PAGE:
Nobel Laureate, playwright, poet, author and eminent political rights advocate, Prof Wole Soyinka is publishing a new novel entitled “Chronicles of the Happiest People on Earth”, roughly 48 years after he authored, “The Interpreters” (1965) and “ Season of Anomy” (1973).
In a post on his Facebook page, Lagos-based poet, writer and journalist, Uzor Maxim Uzoatu, disclosed that the novel which is scheduled to be published by Bookcraft Publishing, an Ibadan based publishing firm, is projected to be out towards the tail end of the year.
Uzoatu quoted excerpts from the novel thus: “ A PARABLE FROM NATIONAL URBAN REALITY
While the formal fact-finding panels pursue their assignment, and bewildered minds attempt to absorb the turn of events, reflect upon, and engage in informal caucuses on ‘what really happened’ during, and following the authentic #ENDSARS campaign, both in the Lekki arena and in horrifying dimensions across the nation, I believe that it will not be out of place to offer a parable extracted from a forthcoming work of fiction. A parable, yes, but an actuality that has become virtually institutionalized across the nation.
“It is offered as a public service before the events of the month of October 20|20 congeal in the minds of participants, onlookers and consumers of the Nigerian staple of the now mandatory UFN (unidentified Flying Narratives).
“The forthcoming novel from which it is extracted-CHRONICLES FROM THE LAND OF THE HAPPIEST PEOPLE IN THE WORLD (BookCraft)-will be published towards the end of the month of November, 2020. …” (Quotation closes).
Born on July 13, 1934, in Abeokuta, in the then Western Nigeria, Akinwande Oluwole Babatunde Soyinka popularly known as Wole Soyinka was educated both in Nigeria and the United Kingdom.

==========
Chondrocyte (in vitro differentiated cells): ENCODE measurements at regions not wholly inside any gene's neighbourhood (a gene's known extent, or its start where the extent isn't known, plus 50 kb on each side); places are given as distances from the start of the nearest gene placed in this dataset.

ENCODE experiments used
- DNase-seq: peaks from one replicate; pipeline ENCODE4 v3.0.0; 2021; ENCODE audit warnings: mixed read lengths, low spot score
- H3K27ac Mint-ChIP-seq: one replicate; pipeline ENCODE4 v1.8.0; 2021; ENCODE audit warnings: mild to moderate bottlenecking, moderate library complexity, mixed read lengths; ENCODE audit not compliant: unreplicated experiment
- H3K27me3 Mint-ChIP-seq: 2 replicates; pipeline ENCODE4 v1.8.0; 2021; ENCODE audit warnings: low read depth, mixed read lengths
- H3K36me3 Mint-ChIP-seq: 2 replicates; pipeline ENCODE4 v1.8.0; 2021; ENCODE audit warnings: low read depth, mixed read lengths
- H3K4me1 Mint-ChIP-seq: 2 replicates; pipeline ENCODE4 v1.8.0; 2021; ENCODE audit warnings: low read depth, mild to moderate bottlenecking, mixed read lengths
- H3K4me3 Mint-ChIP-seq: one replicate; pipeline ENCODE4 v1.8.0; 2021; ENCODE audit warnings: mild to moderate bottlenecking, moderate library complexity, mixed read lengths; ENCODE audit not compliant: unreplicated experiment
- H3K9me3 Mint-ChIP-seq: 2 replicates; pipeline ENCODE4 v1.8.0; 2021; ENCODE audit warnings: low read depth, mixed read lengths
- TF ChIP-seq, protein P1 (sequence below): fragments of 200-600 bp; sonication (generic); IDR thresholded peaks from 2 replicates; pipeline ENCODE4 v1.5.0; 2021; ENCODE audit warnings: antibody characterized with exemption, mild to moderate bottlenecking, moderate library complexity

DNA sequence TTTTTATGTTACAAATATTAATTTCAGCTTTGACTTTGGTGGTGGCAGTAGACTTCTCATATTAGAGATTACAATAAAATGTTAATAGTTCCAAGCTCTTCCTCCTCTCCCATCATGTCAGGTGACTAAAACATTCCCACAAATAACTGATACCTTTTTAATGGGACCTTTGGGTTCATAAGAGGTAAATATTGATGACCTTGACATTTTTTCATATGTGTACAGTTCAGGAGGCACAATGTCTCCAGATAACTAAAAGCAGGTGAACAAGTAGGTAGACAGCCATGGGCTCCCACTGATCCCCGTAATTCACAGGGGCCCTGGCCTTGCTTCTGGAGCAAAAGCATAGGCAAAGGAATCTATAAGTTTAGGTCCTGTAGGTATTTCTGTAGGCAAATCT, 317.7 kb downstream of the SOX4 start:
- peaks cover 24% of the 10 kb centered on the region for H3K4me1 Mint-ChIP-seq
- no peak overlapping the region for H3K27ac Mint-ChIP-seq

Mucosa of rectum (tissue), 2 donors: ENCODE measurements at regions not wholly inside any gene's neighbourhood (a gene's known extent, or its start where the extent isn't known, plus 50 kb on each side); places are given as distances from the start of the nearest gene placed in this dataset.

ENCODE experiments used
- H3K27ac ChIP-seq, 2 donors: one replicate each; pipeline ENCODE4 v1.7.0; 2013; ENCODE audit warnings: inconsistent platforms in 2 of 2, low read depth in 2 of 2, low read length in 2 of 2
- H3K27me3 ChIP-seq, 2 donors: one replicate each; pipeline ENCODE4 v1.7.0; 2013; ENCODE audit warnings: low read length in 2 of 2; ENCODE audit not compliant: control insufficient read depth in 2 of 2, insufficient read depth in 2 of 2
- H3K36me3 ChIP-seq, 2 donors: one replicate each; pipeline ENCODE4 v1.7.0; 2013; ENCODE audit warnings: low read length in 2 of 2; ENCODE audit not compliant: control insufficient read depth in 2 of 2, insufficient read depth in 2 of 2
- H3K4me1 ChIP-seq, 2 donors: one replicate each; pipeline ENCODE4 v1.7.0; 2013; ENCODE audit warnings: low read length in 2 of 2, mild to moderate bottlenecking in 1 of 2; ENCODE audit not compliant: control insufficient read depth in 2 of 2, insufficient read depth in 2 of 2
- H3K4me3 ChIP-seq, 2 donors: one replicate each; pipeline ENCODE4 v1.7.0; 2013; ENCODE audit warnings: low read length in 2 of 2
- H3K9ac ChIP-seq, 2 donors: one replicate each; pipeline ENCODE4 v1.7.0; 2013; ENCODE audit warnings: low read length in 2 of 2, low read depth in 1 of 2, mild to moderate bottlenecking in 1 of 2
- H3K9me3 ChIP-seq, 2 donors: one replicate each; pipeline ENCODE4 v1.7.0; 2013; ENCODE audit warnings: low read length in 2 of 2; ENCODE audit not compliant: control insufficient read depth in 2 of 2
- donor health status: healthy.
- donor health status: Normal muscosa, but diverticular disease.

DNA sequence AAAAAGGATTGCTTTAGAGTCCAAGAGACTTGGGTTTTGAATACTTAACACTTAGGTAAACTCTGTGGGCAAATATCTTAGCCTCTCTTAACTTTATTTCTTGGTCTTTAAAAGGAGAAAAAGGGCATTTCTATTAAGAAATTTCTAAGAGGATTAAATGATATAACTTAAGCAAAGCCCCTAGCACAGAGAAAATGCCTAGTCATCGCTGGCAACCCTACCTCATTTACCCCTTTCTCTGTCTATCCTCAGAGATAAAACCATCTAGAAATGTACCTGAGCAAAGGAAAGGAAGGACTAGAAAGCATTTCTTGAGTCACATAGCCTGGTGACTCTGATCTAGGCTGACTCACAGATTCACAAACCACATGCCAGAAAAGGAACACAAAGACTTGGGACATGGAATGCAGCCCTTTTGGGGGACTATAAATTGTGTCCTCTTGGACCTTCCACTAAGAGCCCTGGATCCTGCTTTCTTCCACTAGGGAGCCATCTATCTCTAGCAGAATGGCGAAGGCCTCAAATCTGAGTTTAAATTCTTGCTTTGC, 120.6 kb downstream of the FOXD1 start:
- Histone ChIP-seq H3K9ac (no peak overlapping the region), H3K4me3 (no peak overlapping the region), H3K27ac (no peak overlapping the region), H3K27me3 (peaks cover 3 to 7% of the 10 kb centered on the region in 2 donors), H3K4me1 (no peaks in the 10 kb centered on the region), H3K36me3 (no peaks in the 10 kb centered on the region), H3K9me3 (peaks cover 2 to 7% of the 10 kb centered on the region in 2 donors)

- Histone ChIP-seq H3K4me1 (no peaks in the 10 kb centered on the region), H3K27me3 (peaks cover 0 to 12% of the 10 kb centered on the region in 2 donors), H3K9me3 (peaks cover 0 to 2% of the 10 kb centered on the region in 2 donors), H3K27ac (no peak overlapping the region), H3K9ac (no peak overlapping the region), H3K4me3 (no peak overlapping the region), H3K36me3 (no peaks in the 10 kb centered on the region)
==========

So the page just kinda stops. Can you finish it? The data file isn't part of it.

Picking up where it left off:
In an unprecedented feat, Soyinka emerged as the first African to win the Nobel Prize for Literature in 1986. In a long and very distinguished career, Soyinka has continued to evince the rich attributes of a global citizen.
Since the tail end of the 1950s, when he authored his first most compelling play, A Dance of the Forests, which was not only a satirical narrative about political activities and the political elite in Nigeria but also spoke to a number of political issues besetting the political elite, he has remained a consistent face across the landscape, especially in the arts, political and human rights communities.
In 1960, Soyinka set-up a theater outfit called , The 1960 Masks, and subsequently Orisun Theatre Company, in 1964. Leveraging upon this, he produced his plays during that era. He has also been visiting professor to world-class universities across the world including Yale, Cambridge, etc.
This latest novel is coming roughly 48 years after he published his last two novels –The Interpreters” (1965) and “ Season of Anomy” (1973), respectively.